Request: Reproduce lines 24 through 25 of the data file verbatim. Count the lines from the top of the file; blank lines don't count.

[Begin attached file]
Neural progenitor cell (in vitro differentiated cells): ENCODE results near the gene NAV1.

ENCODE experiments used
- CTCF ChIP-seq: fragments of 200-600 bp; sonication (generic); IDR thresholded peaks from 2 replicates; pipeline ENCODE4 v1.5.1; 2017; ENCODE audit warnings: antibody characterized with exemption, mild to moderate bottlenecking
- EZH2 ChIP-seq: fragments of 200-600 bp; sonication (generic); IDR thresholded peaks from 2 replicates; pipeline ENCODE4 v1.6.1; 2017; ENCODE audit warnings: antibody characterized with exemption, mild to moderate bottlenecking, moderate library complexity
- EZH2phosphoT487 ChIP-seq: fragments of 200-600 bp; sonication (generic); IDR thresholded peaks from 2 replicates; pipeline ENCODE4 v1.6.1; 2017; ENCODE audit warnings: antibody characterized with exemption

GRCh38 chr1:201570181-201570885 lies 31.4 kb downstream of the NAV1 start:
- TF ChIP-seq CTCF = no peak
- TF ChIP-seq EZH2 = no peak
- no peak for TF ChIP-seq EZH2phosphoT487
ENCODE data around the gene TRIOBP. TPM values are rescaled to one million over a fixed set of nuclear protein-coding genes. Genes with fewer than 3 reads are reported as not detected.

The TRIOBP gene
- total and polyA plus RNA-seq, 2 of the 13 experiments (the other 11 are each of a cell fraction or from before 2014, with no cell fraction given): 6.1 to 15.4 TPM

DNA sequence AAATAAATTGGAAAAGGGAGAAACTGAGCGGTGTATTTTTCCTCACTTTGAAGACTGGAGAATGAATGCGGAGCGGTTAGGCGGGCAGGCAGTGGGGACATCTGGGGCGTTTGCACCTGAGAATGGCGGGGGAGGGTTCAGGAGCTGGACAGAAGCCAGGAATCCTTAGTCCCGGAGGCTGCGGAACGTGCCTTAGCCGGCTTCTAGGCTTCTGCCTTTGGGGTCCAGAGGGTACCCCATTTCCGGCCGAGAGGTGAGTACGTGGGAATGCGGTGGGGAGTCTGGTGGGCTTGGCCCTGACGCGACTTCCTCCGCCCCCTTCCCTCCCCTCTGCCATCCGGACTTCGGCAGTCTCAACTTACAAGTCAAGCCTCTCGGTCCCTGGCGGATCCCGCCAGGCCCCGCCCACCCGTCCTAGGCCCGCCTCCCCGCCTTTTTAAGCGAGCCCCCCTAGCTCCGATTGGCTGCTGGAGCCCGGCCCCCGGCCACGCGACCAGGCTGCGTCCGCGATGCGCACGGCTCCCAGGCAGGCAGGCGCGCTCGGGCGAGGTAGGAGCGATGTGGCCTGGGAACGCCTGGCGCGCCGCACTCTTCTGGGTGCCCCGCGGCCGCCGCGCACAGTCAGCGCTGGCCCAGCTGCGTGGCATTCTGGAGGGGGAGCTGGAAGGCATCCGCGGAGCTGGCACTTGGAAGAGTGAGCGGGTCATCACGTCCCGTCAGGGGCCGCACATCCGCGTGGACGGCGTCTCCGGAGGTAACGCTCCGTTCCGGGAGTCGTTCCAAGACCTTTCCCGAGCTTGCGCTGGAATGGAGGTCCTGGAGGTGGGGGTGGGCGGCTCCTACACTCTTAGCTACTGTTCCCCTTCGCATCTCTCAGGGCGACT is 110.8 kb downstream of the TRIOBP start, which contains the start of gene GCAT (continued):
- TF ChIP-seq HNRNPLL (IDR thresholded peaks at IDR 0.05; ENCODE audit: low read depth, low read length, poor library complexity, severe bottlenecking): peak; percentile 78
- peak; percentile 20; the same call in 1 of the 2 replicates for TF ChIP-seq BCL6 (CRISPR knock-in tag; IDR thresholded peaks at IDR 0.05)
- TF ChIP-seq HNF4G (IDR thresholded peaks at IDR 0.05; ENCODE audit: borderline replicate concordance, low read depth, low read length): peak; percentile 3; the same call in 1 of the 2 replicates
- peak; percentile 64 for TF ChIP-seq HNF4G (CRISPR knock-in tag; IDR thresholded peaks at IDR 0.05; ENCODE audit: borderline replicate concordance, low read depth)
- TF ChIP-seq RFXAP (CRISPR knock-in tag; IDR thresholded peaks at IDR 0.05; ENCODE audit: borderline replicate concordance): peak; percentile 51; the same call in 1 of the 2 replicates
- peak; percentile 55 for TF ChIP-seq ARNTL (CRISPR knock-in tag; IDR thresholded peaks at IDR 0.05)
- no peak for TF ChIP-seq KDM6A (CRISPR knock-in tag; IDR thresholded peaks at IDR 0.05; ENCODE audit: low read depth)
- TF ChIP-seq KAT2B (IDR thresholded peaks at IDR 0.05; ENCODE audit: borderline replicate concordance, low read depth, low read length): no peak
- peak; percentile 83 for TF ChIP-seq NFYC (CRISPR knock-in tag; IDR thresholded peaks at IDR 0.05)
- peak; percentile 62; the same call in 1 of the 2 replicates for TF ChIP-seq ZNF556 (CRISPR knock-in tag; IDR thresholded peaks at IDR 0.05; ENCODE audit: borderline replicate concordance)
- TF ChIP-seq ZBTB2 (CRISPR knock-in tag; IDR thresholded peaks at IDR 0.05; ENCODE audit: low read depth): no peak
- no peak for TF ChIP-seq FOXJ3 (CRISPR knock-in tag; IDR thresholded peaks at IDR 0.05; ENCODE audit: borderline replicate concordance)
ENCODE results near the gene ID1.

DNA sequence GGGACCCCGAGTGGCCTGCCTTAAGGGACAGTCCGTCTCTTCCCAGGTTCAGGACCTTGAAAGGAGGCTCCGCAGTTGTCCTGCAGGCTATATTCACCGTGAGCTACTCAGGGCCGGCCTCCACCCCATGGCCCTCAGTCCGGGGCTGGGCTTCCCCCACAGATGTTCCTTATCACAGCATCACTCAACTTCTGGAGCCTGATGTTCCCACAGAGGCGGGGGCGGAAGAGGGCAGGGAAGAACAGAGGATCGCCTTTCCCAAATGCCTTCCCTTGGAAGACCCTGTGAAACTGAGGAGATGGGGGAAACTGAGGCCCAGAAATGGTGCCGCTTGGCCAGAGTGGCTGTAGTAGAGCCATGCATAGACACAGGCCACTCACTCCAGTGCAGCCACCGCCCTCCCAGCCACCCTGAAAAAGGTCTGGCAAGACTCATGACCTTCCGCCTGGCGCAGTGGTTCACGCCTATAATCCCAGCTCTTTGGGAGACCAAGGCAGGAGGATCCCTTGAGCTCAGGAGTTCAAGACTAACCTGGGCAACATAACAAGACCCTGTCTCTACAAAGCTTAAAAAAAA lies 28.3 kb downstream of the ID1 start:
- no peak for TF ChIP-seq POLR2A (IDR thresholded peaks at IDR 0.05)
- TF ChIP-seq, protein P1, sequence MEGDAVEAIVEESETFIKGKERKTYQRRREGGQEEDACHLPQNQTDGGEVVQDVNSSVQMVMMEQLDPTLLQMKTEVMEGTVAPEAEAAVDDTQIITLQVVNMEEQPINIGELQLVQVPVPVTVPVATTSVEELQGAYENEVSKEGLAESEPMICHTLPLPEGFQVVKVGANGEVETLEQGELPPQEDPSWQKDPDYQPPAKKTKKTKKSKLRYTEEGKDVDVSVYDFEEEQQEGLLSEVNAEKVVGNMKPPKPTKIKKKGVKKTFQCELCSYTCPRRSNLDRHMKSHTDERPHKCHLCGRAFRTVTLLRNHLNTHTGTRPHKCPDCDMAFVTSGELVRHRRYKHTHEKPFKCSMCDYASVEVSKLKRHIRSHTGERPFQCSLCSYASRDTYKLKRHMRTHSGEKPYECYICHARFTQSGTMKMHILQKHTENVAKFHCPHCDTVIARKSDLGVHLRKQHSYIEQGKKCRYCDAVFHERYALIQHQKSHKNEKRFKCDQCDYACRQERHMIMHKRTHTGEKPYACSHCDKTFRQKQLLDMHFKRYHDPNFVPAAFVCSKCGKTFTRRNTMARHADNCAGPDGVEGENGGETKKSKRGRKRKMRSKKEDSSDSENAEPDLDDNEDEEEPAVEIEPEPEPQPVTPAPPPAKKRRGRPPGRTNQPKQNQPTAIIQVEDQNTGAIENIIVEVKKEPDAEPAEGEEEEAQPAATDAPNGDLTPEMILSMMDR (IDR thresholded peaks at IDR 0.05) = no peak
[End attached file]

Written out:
- TF ChIP-seq ZBTB2 (CRISPR knock-in tag; IDR thresholded peaks at IDR 0.05; ENCODE audit: low read depth): no peak
- no peak for TF ChIP-seq FOXJ3 (CRISPR knock-in tag; IDR thresholded peaks at IDR 0.05; ENCODE audit: borderline replicate concordance)